• Define what quantity of precious items you want and also where you will store the items. Kids keepsakes can be stored at the top of their closets, marked in a box by year.
  • Eliminate the “junk” now by recycling the paper, but be sure it is not where your child can see it. 
  • Take pictures of the art work, especially any with food items, and create a digital scrapbook of the year’s artwork.
  • Separate out the year’s school and athletic photos.  Use clear slip in pages and keep the baseball, school, and other 8 by 10 photos in this notebook.
  • Have fun with this tiny area! Ask your child to pull 10 items that they love!
  • Be sure to label the year, and the school year. 

I would love to learn how your art tackling is coming!

Pinterest: No more paper clutter

no more paper clutter




Look out Good Housekeeping and Real Simple, there’s a new cowgirl in town. We all love our magazines where we pull out important articles, recipes to try and beautiful interiors to copy in our home.  With the new social network Pinterest, we can search online for all these and have easy access whenever we want to look for something new.  No need for magazines to enjoy this fun!  No more paper clutter!

Pinterest was started with the idea of sharing.  It is really a tool for women who love to see and experience.   With Pinterest, you create categories on “boards” that are shared with friends.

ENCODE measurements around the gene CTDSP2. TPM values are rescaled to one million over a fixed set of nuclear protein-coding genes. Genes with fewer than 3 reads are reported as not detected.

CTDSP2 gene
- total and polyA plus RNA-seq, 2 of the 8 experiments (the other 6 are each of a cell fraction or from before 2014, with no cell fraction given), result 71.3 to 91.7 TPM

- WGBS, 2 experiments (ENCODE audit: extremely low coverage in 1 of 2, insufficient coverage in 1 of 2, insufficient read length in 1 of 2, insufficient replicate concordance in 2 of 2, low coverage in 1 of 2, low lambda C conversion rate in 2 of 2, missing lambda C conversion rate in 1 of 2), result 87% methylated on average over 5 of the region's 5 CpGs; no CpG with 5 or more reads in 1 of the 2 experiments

Pinterest eliminates your need for paper clutter by creating these boards.

  • Interiors, design and color, for renovation or new building
  • Recipes your friends love too, especially ones made from brownies, peanut butter cups and chocolate chip cookie dough
  • Teacher ideas for the classroom, for whatever grade or content area you teach
  • Personal style boards, including monogramming, favorite colors, and what were they thinking
  • Reuse/reduce/recycle ideas for items you have at home and love

Word of warning, that Pinterest can be addicting! You are jumping to lots of new websites, with lots to see. So set your timer for 15 minutes to be able to hop off.

So it may be time for you to start eliminating paper, using this new digital technology.  It can be loaded onto your ipad, tablet or slate to take it with you too!  You can search to star new boards with the easy search tool too!